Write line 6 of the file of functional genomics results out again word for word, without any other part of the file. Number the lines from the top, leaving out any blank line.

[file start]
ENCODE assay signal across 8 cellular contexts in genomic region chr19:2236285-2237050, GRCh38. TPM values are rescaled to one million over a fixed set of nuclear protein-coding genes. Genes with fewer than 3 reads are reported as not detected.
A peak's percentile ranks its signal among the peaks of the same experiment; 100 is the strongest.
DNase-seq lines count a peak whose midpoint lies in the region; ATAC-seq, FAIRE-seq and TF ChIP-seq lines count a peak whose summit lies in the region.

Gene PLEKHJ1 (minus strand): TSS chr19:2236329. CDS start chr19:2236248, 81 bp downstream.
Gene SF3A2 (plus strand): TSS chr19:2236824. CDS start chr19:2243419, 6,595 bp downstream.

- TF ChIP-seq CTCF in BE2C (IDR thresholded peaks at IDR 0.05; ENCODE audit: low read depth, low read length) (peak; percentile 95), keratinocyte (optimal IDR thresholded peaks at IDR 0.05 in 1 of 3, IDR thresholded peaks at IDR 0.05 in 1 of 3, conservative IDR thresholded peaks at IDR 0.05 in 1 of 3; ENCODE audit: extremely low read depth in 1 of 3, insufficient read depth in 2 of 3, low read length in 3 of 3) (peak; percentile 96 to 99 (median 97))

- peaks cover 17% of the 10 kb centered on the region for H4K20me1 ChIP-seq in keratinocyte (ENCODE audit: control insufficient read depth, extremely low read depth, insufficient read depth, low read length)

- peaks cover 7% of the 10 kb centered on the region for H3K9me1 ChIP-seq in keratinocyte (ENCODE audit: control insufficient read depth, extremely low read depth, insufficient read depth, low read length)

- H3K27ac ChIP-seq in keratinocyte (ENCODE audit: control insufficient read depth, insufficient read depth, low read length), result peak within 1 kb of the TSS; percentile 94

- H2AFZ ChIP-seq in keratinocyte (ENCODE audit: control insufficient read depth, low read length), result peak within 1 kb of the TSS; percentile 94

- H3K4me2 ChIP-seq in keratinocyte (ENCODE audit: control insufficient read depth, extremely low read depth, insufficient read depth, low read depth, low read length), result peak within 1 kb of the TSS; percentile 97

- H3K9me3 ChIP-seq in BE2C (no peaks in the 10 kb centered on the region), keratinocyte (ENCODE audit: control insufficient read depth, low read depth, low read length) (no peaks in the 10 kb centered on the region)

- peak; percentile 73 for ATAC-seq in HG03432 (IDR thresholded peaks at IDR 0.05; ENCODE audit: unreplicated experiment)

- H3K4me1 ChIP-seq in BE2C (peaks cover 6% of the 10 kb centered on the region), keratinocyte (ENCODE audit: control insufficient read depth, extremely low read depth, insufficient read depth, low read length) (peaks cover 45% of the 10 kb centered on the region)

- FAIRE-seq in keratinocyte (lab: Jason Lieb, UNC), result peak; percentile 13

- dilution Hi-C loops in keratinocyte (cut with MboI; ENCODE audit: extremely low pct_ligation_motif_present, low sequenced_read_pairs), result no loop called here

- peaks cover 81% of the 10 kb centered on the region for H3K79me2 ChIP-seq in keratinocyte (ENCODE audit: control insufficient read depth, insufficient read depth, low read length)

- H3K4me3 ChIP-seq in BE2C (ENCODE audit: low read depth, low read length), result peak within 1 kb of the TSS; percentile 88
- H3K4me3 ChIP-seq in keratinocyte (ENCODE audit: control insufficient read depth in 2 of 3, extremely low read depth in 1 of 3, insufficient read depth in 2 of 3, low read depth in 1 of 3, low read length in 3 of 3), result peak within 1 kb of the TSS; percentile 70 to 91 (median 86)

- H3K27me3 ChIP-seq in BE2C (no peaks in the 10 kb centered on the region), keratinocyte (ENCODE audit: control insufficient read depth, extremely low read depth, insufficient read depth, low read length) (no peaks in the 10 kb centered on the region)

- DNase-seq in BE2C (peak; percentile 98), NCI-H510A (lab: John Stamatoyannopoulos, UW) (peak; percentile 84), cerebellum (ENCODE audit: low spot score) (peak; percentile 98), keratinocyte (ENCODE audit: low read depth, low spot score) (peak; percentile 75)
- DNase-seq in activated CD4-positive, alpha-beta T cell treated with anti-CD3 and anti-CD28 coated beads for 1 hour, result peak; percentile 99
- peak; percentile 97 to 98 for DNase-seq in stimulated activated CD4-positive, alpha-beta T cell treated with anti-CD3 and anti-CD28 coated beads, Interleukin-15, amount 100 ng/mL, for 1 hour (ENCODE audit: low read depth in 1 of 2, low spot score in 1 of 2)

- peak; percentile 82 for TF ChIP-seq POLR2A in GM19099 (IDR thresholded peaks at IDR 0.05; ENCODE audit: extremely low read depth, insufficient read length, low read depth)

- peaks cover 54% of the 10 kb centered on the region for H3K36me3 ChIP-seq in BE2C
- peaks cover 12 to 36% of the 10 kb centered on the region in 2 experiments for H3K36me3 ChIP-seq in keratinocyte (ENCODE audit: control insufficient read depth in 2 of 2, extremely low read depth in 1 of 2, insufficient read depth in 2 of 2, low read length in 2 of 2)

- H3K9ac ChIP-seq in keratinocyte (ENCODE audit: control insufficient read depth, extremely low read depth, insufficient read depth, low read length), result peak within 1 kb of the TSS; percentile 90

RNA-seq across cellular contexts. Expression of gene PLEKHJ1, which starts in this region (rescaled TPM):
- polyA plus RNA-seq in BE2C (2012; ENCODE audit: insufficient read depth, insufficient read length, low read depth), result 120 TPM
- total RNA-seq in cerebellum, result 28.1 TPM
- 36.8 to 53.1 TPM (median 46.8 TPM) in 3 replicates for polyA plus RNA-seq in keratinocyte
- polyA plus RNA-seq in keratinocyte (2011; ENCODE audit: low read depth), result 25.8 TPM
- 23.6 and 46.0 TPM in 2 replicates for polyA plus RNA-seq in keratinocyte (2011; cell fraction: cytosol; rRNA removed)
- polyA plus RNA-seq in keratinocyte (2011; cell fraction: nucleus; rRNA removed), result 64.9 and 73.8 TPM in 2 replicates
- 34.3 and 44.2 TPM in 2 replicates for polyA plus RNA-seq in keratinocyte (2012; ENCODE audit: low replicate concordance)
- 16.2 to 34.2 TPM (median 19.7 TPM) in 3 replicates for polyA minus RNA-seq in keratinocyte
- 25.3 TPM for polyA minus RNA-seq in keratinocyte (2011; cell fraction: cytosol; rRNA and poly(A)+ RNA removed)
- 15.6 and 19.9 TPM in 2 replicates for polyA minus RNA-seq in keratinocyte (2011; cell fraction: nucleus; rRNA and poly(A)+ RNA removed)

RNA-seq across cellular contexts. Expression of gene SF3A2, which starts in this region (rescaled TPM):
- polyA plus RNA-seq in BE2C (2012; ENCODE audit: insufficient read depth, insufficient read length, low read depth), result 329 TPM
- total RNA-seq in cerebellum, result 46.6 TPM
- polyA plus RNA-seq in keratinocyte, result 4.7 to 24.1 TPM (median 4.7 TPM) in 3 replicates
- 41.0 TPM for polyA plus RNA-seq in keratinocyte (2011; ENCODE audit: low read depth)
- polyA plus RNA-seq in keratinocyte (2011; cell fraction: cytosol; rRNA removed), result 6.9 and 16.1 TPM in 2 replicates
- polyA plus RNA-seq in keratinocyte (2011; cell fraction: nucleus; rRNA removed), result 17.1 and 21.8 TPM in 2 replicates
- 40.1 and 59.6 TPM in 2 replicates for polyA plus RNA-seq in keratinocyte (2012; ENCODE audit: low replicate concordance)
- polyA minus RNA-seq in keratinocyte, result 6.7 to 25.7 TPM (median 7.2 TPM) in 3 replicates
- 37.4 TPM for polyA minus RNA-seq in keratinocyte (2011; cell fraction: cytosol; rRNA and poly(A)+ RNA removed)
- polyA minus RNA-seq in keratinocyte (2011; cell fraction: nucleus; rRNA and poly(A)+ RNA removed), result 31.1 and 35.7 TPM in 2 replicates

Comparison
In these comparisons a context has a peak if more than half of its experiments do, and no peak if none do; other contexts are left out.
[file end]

- TF ChIP-seq CTCF in BE2C (IDR thresholded peaks at IDR 0.05; ENCODE audit: low read depth, low read length) (peak; percentile 95), keratinocyte (optimal IDR thresholded peaks at IDR 0.05 in 1 of 3, IDR thresholded peaks at IDR 0.05 in 1 of 3, conservative IDR thresholded peaks at IDR 0.05 in 1 of 3; ENCODE audit: extremely low read depth in 1 of 3, insufficient read depth in 2 of 3, low read length in 3 of 3) (peak; percentile 96 to 99 (median 97))